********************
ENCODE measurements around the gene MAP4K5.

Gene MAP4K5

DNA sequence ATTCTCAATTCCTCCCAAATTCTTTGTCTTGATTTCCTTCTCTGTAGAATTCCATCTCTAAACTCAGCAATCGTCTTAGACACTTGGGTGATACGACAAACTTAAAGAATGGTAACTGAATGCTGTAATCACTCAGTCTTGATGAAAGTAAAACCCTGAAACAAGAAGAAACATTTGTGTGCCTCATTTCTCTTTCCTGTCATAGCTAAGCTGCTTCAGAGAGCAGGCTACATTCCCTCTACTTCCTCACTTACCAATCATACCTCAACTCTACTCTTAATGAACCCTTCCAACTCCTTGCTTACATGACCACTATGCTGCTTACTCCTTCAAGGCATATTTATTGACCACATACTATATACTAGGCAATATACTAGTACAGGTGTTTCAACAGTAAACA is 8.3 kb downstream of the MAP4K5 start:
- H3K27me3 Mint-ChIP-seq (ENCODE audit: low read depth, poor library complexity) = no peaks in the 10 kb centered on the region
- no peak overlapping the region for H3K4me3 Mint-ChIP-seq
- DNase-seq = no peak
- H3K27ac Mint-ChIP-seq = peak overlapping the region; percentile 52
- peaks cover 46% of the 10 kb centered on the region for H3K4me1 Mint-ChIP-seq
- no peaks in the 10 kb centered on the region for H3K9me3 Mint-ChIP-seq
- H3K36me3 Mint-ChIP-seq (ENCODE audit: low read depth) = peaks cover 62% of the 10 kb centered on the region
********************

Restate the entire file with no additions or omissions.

ENCODE measurements around the gene MAP4K5.

Gene MAP4K5

DNA sequence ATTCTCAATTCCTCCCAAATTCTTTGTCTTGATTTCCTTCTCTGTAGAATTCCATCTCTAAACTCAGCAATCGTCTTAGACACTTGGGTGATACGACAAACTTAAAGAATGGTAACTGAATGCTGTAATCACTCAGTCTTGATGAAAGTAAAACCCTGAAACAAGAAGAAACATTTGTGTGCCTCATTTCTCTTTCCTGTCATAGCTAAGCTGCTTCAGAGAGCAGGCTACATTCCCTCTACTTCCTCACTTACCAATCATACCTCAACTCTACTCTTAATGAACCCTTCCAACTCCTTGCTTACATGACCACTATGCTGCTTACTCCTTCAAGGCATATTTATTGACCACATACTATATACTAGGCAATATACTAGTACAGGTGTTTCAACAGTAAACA is 8.3 kb downstream of the MAP4K5 start:
- H3K27me3 Mint-ChIP-seq (ENCODE audit: low read depth, poor library complexity) = no peaks in the 10 kb centered on the region
- no peak overlapping the region for H3K4me3 Mint-ChIP-seq
- DNase-seq = no peak
- H3K27ac Mint-ChIP-seq = peak overlapping the region; percentile 52
- peaks cover 46% of the 10 kb centered on the region for H3K4me1 Mint-ChIP-seq
- no peaks in the 10 kb centered on the region for H3K9me3 Mint-ChIP-seq
- H3K36me3 Mint-ChIP-seq (ENCODE audit: low read depth) = peaks cover 62% of the 10 kb centered on the region